Increasing the current handling capability of linear voltage regulators

Thread Starter

khatus

Joined Jul 2, 2018
93
lm340-page-016 - Copy.jpg


I want to know how the above equation arrives.I Have tried but I can't make it

two_transistor-network - Copy.PNG

For transistor Q2,
VBE(Q2) = 0.8 = ISC × RSC
From the output side of the regulator we get,
ILOAD = IREG + IC1
From the input side of the regulator we get,
IREG = IB1 +IC2 +IR1
IB2 =( β+1)× IE2
 

WBahn

Joined Mar 31, 2012
27,880
Think about how the circuit behaves as output current is drawn, starting from no output current, as the current draw is increased a little bit, what is the path of that current through the external components? Are the transistors on or off? What is happening to the Vbe of the transistors while this happens? At what point does one of the transistors turn on? What is the path of the current then? What happens as even more output current is drawn? At what point does the other transistor turn on? What happens as the output current attempts to increase even more?

Also, note that the equation for R1 that you give is not correct, at least if the normal order of operations is used. What you have is

\(
R1 \; = \; \frac{ \beta V_{BE(Q_1)}} {I_{REG\;Max}} \left( \beta + 1 \right) \; - \; I_{O\;Max}
\)

Which isn't even dimensionally consistent.
 

dl324

Joined Mar 30, 2015
15,453
I want to know how the above equation arrives.
Where did you get the schematic?
At least they were consistent in their errors...
1666023989439.png

The formula for calculating R1 is missing some parenthesis. It should be \(\large R1=\frac{\beta V_{BE(Q1)}}{I_{REG\ Max}(\beta+1)-I_{O\ Max}}\)
 

MisterBill2

Joined Jan 23, 2018
13,778
Some versions of that circuit show a diode in series with R1 to provide Vbe compensation, without ever explaining why such would be needed. To provide overload protection for the pass transistor the solution,for R1 is that the current through the pass transistor reaches it's maximum at the same time the regulator reaches it's overcurrent limiting point. Because both resistor current and base current both flow into the regulator, and because Vbe of the transistor varies a bit with the current, it gets a bit complicated, hence some putting that diode in series with R1. That keeps the two voltage drops closer to dependent on the current. So at that point R1 sets the ratio of regulator current to transistor collector current. So that is how R1 is calculated.
But most users simply pick a small value of 5 ohms or 4.7 ohms, depending on what is convenient.
 

dl324

Joined Mar 30, 2015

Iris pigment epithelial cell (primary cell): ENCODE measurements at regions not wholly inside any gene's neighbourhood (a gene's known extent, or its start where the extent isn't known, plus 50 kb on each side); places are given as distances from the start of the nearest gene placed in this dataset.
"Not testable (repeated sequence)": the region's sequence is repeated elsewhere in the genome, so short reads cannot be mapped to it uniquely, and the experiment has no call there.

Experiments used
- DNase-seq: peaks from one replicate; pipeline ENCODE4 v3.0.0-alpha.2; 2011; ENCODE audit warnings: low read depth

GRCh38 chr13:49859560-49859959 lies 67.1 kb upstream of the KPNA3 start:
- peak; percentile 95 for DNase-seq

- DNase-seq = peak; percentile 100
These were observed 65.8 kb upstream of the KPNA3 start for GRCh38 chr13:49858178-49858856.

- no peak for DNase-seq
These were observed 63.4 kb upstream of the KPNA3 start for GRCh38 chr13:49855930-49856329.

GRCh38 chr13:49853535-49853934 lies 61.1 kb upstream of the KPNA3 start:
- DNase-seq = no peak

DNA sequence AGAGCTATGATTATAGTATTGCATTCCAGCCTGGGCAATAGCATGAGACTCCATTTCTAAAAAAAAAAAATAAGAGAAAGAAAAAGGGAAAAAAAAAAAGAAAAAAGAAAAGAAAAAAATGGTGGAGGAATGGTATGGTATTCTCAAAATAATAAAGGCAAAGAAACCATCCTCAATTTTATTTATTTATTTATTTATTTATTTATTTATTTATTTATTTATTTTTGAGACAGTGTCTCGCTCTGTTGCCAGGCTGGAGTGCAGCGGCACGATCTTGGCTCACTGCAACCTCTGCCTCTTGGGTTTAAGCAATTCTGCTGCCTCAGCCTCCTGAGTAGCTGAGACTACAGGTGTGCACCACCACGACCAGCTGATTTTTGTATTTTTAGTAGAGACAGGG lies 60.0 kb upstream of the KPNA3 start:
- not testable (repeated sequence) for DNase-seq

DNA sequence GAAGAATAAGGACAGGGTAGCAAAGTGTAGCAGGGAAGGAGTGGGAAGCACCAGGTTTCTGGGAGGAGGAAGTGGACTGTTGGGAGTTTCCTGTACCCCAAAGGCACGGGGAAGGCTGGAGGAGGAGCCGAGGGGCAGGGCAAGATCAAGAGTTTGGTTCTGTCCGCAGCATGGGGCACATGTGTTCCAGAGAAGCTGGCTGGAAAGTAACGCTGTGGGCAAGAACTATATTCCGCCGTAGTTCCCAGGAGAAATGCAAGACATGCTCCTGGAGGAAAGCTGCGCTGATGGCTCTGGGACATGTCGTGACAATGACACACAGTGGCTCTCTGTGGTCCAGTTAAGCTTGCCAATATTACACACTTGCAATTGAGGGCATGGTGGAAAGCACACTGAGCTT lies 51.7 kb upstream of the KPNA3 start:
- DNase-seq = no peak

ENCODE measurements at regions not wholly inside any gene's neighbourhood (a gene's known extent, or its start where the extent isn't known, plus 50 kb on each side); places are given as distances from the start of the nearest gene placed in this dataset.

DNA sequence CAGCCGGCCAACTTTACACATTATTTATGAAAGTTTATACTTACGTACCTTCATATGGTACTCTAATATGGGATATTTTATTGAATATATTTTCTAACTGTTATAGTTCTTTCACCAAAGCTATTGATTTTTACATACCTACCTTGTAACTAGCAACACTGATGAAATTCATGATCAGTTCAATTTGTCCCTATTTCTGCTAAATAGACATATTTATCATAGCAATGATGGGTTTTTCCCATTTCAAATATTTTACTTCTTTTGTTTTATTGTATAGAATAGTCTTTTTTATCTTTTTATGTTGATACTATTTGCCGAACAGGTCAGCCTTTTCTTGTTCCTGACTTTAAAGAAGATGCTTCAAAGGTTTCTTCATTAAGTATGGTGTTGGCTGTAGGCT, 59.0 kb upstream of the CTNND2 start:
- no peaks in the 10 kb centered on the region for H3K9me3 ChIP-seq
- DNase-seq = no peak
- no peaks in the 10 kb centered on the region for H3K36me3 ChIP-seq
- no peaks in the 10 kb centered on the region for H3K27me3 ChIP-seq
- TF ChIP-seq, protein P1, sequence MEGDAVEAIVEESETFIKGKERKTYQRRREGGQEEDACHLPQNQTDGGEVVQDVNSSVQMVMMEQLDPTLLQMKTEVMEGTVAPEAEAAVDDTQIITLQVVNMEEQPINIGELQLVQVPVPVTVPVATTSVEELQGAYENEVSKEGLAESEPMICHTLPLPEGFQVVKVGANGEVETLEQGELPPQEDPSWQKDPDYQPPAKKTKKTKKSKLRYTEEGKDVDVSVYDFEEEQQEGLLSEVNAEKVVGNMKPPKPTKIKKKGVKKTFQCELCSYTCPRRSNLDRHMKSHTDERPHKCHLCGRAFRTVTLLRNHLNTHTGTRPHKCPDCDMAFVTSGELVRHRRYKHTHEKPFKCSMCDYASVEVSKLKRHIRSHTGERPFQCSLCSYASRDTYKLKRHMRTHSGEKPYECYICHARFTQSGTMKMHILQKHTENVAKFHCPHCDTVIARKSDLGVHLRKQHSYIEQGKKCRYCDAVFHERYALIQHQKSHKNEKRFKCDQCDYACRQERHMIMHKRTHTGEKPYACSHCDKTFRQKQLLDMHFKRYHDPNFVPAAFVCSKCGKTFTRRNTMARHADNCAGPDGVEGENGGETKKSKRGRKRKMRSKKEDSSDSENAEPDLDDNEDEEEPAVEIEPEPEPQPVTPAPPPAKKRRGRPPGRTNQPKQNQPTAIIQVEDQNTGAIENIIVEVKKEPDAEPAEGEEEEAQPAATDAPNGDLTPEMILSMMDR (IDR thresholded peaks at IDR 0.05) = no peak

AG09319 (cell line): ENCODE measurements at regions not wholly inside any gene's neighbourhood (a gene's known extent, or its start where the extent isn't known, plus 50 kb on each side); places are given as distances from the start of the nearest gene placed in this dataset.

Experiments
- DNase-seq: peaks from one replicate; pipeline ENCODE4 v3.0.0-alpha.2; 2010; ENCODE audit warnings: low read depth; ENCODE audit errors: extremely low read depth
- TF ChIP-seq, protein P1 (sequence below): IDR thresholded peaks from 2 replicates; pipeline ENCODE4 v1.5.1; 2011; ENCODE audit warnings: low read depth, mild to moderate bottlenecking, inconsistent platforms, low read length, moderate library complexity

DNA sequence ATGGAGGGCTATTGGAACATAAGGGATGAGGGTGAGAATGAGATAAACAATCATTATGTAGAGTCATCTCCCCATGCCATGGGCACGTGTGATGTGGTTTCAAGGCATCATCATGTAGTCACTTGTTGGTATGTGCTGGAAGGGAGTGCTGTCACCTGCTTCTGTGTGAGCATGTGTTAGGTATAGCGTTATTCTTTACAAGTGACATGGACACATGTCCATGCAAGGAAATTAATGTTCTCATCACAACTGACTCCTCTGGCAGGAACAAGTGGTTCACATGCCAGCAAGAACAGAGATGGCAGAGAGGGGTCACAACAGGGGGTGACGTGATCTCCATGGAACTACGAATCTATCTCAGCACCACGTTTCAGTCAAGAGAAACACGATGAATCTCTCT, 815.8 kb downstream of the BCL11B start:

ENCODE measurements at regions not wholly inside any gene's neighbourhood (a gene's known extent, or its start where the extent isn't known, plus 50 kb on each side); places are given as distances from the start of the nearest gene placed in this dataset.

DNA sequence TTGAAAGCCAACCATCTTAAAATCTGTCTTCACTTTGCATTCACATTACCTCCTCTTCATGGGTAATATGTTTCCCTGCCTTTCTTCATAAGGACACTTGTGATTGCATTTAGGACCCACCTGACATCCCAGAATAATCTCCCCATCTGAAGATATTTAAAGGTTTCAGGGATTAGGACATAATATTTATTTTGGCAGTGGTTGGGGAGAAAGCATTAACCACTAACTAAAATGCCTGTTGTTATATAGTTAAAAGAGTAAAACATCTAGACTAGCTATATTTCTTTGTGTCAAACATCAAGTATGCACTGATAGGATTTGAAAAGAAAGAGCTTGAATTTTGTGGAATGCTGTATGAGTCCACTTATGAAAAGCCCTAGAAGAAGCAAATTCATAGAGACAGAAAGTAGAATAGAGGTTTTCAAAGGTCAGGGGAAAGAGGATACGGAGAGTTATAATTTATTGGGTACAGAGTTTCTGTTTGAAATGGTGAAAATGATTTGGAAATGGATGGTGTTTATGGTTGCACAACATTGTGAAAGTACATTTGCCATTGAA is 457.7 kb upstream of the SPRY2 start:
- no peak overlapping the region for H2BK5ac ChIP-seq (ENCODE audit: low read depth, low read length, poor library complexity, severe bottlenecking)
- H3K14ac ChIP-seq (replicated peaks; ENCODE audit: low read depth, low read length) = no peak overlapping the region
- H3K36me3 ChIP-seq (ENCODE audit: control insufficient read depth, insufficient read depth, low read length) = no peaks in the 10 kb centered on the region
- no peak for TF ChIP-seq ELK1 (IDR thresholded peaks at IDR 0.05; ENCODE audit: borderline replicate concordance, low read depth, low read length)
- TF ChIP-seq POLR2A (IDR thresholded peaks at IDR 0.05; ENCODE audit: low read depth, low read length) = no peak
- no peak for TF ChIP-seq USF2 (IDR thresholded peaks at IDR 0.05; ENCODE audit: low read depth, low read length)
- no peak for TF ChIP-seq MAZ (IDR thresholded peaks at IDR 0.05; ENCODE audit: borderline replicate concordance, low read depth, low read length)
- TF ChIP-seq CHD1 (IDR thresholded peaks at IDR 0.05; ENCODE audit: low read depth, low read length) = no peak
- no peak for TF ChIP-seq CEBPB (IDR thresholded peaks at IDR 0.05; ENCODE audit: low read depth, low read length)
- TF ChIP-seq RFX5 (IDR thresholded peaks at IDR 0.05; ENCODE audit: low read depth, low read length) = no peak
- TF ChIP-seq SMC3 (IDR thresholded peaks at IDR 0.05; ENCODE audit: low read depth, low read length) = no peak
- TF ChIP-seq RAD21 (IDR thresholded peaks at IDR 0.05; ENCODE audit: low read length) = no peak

15,453
Can you show me the derivation?
The equation shown can't be derived because it's wrong. Sadly, other manufacturers have the same incorrect equation.

If you look at the two circuits/equations I posted, you'll notice that short circuit protection is ignored.

If you use the circuit in Fig. 24, define Ir to be the current through R1, label the current out of the base of Q1 as Ib, label Iq1 as βIb, and ignore the quiescent current from the regulator, you'd have:
1666040100421.png
From that, it follows that:
\(\large I_{R}=I_{max}-(\beta +1)I_B\)
and
\(\large R1 = \frac{V_{BE(Q1)}}{I_{R}}=\frac{0.9V}{I_{max}-(\beta +1)I_B} \)

This is a better way to divide current between the regulator and pass transistor from National Semiconductor:
1666040941712.png
This circuit has the regulator operating at its maximum current rating when the load is drawing the maximum current. The regulator self-protection circuitry will protect the external pass transistor; assuming you provide sufficient heat sinking.
 
Last edited:

WBahn

Joined Mar 31, 2012
27,880
Can you show me the derivation?
First off, I disagree with their equation, although it is in the ballpark from a design standpoint.

1666073093039.png

One thing to keep in mind is that the current polarities for a PNP are reversed relative to an NPN, so Ic, Ie, and Ib are all negative, as is Vbe and Vce.

So, for instance, Ic for Q1 is related to their I_Q1 by

I_Q1 = -Ic

I plan to use the transistor voltages and currents properly, but when I talk about a voltage or a current increasing, I'm going to be talking about an increase in magnitude, not arithmetic value.

We'll ignore the current consumed by the regulator itself, which flows from the INPUT to GND. This is a reasonable assumption since it is typically less than 10 mA compared to the 2+ A output capability).

So what happens when just a little bit of current is being drawn by the load?

Well, the only way that it can come from Q1 is if the base voltage is low enough to start turning the transistor on. But that requires a sufficient drop across R1 to generate the needed Vbe voltage and any current flowing in R1 is flowing into the regulator and out to the load. So the first chunk of current flows is supplied by the regulator and not the bypass circuit.